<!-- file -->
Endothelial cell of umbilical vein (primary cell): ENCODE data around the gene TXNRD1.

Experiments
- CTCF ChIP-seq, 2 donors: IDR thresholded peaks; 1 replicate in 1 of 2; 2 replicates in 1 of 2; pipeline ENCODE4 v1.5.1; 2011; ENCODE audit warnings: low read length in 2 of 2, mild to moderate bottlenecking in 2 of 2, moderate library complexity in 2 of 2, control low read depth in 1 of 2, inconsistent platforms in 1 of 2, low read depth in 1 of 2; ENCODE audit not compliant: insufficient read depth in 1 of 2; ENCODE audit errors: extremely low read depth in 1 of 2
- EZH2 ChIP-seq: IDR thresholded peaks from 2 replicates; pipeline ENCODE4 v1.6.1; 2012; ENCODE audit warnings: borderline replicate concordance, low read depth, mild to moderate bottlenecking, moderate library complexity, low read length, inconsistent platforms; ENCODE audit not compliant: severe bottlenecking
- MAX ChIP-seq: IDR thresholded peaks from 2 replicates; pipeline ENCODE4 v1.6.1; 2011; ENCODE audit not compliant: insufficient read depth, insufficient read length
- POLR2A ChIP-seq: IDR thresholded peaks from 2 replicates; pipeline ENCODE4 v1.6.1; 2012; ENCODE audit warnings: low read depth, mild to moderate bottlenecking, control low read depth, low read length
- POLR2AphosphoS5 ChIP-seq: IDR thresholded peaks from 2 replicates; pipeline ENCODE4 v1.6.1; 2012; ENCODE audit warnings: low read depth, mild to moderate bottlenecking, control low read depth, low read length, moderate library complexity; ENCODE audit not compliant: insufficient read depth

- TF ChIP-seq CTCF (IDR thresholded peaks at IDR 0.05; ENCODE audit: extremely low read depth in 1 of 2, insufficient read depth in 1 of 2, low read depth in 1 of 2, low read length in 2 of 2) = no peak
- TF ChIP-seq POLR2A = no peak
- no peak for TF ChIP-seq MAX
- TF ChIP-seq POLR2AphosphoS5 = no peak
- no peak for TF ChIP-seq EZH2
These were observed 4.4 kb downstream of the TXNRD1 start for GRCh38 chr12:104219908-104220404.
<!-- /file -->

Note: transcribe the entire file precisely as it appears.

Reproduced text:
Endothelial cell of umbilical vein (primary cell): ENCODE data around the gene TXNRD1.

Experiments
- CTCF ChIP-seq, 2 donors: IDR thresholded peaks; 1 replicate in 1 of 2; 2 replicates in 1 of 2; pipeline ENCODE4 v1.5.1; 2011; ENCODE audit warnings: low read length in 2 of 2, mild to moderate bottlenecking in 2 of 2, moderate library complexity in 2 of 2, control low read depth in 1 of 2, inconsistent platforms in 1 of 2, low read depth in 1 of 2; ENCODE audit not compliant: insufficient read depth in 1 of 2; ENCODE audit errors: extremely low read depth in 1 of 2
- EZH2 ChIP-seq: IDR thresholded peaks from 2 replicates; pipeline ENCODE4 v1.6.1; 2012; ENCODE audit warnings: borderline replicate concordance, low read depth, mild to moderate bottlenecking, moderate library complexity, low read length, inconsistent platforms; ENCODE audit not compliant: severe bottlenecking
- MAX ChIP-seq: IDR thresholded peaks from 2 replicates; pipeline ENCODE4 v1.6.1; 2011; ENCODE audit not compliant: insufficient read depth, insufficient read length
- POLR2A ChIP-seq: IDR thresholded peaks from 2 replicates; pipeline ENCODE4 v1.6.1; 2012; ENCODE audit warnings: low read depth, mild to moderate bottlenecking, control low read depth, low read length
- POLR2AphosphoS5 ChIP-seq: IDR thresholded peaks from 2 replicates; pipeline ENCODE4 v1.6.1; 2012; ENCODE audit warnings: low read depth, mild to moderate bottlenecking, control low read depth, low read length, moderate library complexity; ENCODE audit not compliant: insufficient read depth

- TF ChIP-seq CTCF (IDR thresholded peaks at IDR 0.05; ENCODE audit: extremely low read depth in 1 of 2, insufficient read depth in 1 of 2, low read depth in 1 of 2, low read length in 2 of 2) = no peak
- TF ChIP-seq POLR2A = no peak
- no peak for TF ChIP-seq MAX
- TF ChIP-seq POLR2AphosphoS5 = no peak
- no peak for TF ChIP-seq EZH2
These were observed 4.4 kb downstream of the TXNRD1 start for GRCh38 chr12:104219908-104220404.